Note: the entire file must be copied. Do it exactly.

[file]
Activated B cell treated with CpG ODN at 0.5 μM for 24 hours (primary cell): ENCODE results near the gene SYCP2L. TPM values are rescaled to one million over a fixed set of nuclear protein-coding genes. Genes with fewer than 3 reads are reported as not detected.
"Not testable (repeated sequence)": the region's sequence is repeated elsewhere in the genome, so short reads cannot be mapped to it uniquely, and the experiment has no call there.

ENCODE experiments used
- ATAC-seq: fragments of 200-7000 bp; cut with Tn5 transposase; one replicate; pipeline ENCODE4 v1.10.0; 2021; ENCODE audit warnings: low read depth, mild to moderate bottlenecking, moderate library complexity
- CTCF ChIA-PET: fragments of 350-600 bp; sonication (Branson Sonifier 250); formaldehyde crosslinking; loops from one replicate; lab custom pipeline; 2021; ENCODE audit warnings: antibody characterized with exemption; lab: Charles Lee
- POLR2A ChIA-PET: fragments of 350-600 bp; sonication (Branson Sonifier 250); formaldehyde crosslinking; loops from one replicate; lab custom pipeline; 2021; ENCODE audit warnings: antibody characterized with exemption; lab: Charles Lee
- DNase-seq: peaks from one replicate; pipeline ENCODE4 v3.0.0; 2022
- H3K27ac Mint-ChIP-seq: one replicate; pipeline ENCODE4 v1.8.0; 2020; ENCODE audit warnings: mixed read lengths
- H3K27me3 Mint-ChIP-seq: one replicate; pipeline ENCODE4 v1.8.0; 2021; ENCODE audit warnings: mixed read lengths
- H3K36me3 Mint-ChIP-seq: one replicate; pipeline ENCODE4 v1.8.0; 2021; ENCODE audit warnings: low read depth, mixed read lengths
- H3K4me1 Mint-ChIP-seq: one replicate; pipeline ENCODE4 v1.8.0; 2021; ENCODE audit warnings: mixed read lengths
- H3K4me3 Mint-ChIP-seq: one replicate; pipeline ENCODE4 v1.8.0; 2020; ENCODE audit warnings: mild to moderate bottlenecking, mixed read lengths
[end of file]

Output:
Activated B cell treated with CpG ODN at 0.5 μM for 24 hours (primary cell): ENCODE results near the gene SYCP2L. TPM values are rescaled to one million over a fixed set of nuclear protein-coding genes. Genes with fewer than 3 reads are reported as not detected.
"Not testable (repeated sequence)": the region's sequence is repeated elsewhere in the genome, so short reads cannot be mapped to it uniquely, and the experiment has no call there.

ENCODE experiments used
- ATAC-seq: fragments of 200-7000 bp; cut with Tn5 transposase; one replicate; pipeline ENCODE4 v1.10.0; 2021; ENCODE audit warnings: low read depth, mild to moderate bottlenecking, moderate library complexity
- CTCF ChIA-PET: fragments of 350-600 bp; sonication (Branson Sonifier 250); formaldehyde crosslinking; loops from one replicate; lab custom pipeline; 2021; ENCODE audit warnings: antibody characterized with exemption; lab: Charles Lee
- POLR2A ChIA-PET: fragments of 350-600 bp; sonication (Branson Sonifier 250); formaldehyde crosslinking; loops from one replicate; lab custom pipeline; 2021; ENCODE audit warnings: antibody characterized with exemption; lab: Charles Lee
- DNase-seq: peaks from one replicate; pipeline ENCODE4 v3.0.0; 2022
- H3K27ac Mint-ChIP-seq: one replicate; pipeline ENCODE4 v1.8.0; 2020; ENCODE audit warnings: mixed read lengths
- H3K27me3 Mint-ChIP-seq: one replicate; pipeline ENCODE4 v1.8.0; 2021; ENCODE audit warnings: mixed read lengths
- H3K36me3 Mint-ChIP-seq: one replicate; pipeline ENCODE4 v1.8.0; 2021; ENCODE audit warnings: low read depth, mixed read lengths
- H3K4me1 Mint-ChIP-seq: one replicate; pipeline ENCODE4 v1.8.0; 2021; ENCODE audit warnings: mixed read lengths
- H3K4me3 Mint-ChIP-seq: one replicate; pipeline ENCODE4 v1.8.0; 2020; ENCODE audit warnings: mild to moderate bottlenecking, mixed read lengths